Monday, April 12, 2010


Someone recently commented to me that every pregnancy is different. True. I have to add to that that every situation after the birth is different, too.

I was worried that I was going to feel really depressed after Andrew was born because of how I felt after William was born. I didn't write much about it on this blog, but that was a really hard time for me. As it turns out, I'm enjoying this post-partum experience a lot more than I did when William was a new baby.

When William was born, we were living in California, in a tiny little town, and we were very isolated. We didn't have any family around, and my friends from work lived at least an hour away and couldn't just drop by and say hello. We didn't really have close friends who lived in town, either. So it was just David and me. Once David returned to work, it was just me and this tiny little baby alone together. And I was unsure of myself as a parent, and I was so lonely. There was really nowhere for us to go, and there was nothing for us to do. I tried valiantly to manufacture things for us to do, just to get myself out of the house and in contact with other people, but it was hard. I just felt so alone. I went from working 50 or 60 hours a week at the newspaper to hanging out in my small house with this tiny person who didn't talk. It was like slamming on the brakes, and that alone would have been a major adjustment. The loneliness made it that much worse, though. We didn't have a church there, so we didn't have people coming by to visit, or the pastor coming by to call, or ladies bringing us casseroles. We got by, in those early weeks, on Stouffers' frozen stirfry (I think...I've blocked a lot of it out, and David's not enirely sure now, either) and Papa John's pizza. It was just us and William. All the time.

Eventually I did make some friends through the breastfeeding support group at the military hospital, and that was really my saving grace. Friends like Jennifer and Beth joined my life later on that year, and suddenly my situation vastly improved. I still lived in a tiny little desolated town, but at least I had really nice people to eat lunch with or hang out with at the park at last. And that was fun. But until I made those friends, it was a very hard time for me.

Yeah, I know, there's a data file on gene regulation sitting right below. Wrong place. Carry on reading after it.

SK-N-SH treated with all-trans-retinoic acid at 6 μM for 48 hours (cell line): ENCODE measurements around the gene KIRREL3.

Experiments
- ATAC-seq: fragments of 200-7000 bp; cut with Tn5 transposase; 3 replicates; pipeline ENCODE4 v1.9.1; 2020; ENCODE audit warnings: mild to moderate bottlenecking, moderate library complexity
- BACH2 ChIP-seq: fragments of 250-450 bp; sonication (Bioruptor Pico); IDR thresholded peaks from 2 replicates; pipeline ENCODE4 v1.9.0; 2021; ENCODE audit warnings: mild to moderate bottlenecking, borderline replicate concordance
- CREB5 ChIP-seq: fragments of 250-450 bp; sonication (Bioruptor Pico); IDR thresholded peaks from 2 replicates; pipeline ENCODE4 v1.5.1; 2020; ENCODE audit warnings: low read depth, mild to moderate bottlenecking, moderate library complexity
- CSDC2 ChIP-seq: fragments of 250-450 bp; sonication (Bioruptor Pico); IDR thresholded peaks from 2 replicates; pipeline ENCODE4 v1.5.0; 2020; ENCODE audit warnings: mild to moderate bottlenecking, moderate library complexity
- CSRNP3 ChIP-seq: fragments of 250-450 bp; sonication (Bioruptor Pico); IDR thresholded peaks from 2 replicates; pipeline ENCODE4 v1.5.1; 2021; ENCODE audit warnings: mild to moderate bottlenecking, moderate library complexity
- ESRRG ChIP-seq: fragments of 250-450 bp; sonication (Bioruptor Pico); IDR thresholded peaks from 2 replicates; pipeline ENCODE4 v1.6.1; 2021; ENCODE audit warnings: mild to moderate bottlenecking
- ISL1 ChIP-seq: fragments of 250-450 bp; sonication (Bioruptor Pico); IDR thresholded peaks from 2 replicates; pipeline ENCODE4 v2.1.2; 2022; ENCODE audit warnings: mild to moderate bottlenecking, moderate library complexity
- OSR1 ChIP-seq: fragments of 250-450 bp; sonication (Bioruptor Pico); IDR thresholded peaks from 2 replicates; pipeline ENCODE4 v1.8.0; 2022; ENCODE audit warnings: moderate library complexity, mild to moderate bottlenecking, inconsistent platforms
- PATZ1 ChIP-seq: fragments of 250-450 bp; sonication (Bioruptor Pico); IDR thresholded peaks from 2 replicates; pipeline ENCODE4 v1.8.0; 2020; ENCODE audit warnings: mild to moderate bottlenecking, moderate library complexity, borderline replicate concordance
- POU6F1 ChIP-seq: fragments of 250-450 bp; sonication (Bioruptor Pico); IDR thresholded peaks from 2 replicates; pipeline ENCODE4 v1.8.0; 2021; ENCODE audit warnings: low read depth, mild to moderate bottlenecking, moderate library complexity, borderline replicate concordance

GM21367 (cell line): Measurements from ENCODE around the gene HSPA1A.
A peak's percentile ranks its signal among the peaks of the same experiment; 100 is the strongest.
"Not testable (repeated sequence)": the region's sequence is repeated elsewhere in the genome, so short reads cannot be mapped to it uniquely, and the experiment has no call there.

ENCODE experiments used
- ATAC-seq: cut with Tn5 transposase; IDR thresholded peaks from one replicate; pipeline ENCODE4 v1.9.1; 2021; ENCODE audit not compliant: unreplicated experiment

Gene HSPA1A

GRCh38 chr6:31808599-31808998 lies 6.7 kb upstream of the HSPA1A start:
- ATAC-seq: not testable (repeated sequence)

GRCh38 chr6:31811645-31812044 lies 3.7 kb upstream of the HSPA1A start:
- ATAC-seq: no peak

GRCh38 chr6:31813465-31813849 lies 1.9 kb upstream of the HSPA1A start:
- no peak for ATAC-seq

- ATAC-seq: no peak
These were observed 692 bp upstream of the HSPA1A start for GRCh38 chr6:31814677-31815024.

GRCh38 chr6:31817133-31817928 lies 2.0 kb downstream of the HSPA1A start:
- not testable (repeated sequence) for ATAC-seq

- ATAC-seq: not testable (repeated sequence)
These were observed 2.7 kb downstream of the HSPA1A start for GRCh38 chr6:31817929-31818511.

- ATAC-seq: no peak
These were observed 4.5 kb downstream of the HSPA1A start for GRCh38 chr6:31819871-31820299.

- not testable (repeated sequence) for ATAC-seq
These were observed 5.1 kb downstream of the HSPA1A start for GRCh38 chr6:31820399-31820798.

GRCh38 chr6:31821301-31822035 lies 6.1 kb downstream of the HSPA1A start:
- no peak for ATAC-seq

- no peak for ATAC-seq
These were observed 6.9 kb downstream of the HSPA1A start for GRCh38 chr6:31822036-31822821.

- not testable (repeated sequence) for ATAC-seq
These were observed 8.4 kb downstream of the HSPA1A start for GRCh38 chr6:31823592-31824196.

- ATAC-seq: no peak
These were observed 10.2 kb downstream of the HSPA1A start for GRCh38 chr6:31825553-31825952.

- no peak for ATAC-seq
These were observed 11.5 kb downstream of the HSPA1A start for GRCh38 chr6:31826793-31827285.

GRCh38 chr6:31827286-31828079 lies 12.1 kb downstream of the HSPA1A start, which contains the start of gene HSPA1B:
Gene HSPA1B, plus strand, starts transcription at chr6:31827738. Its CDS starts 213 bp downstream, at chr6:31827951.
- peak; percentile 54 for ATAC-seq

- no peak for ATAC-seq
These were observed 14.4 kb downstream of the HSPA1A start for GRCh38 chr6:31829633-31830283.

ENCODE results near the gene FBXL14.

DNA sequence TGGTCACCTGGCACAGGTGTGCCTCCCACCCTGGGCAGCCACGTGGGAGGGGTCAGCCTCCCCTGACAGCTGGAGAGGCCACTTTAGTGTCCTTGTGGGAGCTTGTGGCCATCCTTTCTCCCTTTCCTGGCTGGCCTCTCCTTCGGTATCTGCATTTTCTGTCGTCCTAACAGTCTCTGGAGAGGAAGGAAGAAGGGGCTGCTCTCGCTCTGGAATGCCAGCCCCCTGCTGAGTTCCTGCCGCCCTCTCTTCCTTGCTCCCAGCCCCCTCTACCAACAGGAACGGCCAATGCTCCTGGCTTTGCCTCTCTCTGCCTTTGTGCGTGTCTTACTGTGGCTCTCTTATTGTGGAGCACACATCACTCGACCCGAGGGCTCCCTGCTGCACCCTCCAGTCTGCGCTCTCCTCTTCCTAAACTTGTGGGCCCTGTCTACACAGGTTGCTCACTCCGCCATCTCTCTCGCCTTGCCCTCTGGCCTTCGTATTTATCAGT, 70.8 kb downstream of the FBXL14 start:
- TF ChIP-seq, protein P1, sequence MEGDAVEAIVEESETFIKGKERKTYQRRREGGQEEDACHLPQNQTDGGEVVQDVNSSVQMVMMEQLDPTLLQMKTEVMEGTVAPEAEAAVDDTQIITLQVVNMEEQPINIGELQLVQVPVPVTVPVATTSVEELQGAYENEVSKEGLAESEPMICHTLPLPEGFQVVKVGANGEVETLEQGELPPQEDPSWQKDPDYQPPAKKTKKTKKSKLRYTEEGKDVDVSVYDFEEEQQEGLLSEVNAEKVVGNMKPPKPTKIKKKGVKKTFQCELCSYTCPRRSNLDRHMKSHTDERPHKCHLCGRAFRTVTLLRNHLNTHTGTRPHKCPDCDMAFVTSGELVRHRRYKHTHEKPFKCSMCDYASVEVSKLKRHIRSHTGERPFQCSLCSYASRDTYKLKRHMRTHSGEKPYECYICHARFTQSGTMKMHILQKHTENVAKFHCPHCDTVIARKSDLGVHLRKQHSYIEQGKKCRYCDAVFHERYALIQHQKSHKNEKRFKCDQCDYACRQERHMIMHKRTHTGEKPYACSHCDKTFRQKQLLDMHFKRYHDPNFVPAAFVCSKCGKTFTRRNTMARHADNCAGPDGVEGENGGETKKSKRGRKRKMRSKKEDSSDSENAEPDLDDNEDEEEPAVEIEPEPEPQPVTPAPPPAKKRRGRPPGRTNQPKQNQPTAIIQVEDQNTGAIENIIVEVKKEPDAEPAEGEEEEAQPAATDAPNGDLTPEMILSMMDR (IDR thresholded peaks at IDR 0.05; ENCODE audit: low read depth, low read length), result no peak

This time, it was so different.

When I was in labor at the hospital, I had people checking in with me via email and Facebook. But I even had a friend, Patrice, actually drop by my hospital room to say hello and to bring me an armload of magazines. The day after Andrew was born, another friend, Cyndee, dropped by to bring me a giant cherry limeade from Sonic on the way to take her daughter to school. My pastor Guy came by to visit and have a prayer with us. My husband's office sent flowers. My mother-in-law Diane came by, with William in tow. My friend Mary Clare came to see us (despite being 38 weeks pregnant herself). Kathleen came by after work. Dad came to spend a few hours with us and arrived with a bag of gifts for William, Andrew and me. The next day, Shab, Jennifer, and Jerri all came to visit, and so did Mark and Jen. Another pastor came by to see us. Every time I turned around, someone was stopping by to give us hugs and to coo over Andrew. We got phone calls. We got emails. The church choir sent flowers to our house. People left us messages. Some of the women from church banded together and bought me a special gift through our children's school auction.

Then, when we arrived home from the hospital, the March of the Church Ladies began. Our friend Fran came by the next afternoon with dinner for our whole family. I think David nearly cried in gratitude over the first hot meal he'd eaten in weeks--I, er, didn't do a lot of cooking those last couple of months of my pregnancy, and I guess the constant PBJs got a little old. And every few days for the next five weeks, someone arrived with a meal for us. Rather than trying to hobble around my kitchen to put together something to eat, all I had to do was stick whatever arrived in the oven or microwave. And presto, a delicious meal. And lots of brownies, too. I could have written poetry about how great it was to have someone make food for us.

I was overwhelmed with people's generosity. Still am, in fact. I told my Bible study class that I'd never felt so cared for in my entire life. I didn't feel alone. I felt surrounded by people who cared about us and our family, and it was such an amazing gift. Especially in contrast with what I felt the last time around. When I think about it, this sense of gratitude just wells up inside me. And I keep fervently thinking, "Thank you. Thank you."

So yeah, I'm tired. I wish that I was getting more sleep. But every time the exhaustion threatens to wipe me out, I do have to step back and remember just how good I've had it this time. Because I have. And I am so lucky.

And I'm really really lucky for these:


Shab said...

And they are just adorable together!

Eric K. said...

I really enjoyed reading this post, either because or in spite of the very revelatory nature of the writing. You were, plainly, and painfully honest about something that most people would hide behind the curtain of "everything's fine."

Also, I found myself wondering if the positive experience after the second birth had a lot to do with being in the South?

Anonymous said...

Better say nothing than nothing to the purpose. ........................................